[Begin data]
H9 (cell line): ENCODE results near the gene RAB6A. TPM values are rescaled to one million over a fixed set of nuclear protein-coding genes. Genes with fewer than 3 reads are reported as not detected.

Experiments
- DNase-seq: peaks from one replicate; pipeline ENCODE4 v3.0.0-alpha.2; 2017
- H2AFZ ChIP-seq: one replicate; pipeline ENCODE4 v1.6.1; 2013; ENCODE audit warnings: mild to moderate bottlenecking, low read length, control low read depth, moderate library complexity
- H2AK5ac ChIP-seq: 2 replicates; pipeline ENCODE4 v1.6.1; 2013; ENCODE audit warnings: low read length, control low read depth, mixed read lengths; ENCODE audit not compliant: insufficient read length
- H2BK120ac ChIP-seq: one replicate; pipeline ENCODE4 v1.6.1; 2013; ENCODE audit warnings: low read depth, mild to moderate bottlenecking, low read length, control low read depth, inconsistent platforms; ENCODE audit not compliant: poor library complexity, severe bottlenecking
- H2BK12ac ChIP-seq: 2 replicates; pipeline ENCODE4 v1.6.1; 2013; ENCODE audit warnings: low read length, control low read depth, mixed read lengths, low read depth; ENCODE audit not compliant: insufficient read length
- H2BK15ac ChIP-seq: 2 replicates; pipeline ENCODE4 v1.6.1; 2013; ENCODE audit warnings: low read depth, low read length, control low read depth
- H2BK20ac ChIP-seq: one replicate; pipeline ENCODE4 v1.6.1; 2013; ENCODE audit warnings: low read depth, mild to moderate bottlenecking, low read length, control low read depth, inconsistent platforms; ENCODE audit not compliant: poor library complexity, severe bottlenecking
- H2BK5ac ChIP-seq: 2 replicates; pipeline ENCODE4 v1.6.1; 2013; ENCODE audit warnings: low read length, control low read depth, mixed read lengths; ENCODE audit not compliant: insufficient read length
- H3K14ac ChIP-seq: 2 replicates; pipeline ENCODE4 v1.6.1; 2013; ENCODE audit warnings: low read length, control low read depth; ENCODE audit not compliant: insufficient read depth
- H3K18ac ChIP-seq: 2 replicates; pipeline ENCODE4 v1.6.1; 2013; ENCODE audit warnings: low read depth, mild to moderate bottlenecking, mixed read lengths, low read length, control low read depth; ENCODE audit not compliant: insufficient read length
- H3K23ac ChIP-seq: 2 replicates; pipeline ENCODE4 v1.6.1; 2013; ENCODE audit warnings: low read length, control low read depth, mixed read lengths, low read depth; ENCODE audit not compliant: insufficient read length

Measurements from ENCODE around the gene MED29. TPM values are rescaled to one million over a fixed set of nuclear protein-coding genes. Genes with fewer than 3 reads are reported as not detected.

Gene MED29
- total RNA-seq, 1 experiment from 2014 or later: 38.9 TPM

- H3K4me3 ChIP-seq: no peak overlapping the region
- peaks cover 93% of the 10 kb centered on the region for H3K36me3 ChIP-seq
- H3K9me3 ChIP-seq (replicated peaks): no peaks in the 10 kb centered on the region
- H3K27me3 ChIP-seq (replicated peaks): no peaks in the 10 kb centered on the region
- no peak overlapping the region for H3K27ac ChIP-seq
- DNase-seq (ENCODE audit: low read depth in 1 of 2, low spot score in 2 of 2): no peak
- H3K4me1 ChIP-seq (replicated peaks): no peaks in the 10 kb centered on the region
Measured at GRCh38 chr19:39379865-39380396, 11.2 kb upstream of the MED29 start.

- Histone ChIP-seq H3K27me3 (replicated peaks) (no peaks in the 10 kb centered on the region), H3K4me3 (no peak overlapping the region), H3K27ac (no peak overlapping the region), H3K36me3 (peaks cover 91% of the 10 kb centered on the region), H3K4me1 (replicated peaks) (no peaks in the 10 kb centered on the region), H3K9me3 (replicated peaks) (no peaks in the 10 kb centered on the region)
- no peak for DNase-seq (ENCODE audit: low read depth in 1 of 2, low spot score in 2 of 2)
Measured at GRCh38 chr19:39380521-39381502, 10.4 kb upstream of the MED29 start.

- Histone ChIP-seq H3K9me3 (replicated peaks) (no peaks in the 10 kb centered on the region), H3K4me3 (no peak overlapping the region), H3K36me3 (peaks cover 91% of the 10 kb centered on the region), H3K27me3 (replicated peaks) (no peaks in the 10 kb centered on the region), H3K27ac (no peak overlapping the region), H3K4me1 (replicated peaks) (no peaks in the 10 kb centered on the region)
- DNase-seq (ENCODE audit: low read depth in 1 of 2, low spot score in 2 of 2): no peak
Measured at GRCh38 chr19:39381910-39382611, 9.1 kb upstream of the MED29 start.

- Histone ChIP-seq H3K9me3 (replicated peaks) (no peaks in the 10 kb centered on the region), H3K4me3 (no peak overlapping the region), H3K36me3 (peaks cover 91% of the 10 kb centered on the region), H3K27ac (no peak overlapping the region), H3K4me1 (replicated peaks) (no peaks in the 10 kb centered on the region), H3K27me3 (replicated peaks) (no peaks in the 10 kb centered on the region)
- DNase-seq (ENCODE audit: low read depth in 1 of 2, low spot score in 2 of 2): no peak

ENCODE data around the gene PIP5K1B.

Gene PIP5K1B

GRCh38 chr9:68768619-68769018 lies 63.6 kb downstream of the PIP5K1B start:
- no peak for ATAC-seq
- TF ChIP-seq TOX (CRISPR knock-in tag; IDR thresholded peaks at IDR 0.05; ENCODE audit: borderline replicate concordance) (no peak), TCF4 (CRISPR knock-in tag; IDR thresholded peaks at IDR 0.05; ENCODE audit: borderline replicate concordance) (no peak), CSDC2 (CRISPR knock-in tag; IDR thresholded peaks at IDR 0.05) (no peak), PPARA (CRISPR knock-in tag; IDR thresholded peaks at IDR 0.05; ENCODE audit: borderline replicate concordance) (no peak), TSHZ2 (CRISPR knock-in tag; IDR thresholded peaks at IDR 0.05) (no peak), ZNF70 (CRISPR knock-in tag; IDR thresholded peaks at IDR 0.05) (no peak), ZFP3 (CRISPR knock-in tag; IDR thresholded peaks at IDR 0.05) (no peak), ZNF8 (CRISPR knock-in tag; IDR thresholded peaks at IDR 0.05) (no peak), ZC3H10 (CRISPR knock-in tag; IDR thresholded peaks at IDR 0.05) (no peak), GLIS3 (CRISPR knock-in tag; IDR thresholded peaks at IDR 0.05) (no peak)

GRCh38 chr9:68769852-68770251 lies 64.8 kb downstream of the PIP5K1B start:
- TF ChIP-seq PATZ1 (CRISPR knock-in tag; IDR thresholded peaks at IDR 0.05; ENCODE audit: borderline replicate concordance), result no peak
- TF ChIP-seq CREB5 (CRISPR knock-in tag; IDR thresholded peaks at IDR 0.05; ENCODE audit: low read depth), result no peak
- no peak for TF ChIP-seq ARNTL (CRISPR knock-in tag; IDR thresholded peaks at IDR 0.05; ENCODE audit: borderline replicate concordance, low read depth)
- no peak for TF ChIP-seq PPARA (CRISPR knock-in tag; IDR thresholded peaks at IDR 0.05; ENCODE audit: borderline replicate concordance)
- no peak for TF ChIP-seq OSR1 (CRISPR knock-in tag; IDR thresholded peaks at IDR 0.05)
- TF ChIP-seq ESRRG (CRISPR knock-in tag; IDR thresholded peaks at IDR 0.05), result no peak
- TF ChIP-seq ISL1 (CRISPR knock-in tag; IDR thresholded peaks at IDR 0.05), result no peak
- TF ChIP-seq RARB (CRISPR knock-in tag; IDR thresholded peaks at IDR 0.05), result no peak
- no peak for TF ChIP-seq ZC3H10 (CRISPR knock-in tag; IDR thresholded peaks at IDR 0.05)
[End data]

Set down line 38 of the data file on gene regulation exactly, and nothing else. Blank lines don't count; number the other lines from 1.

GRCh38 chr9:68769852-68770251 lies 64.8 kb downstream of the PIP5K1B start: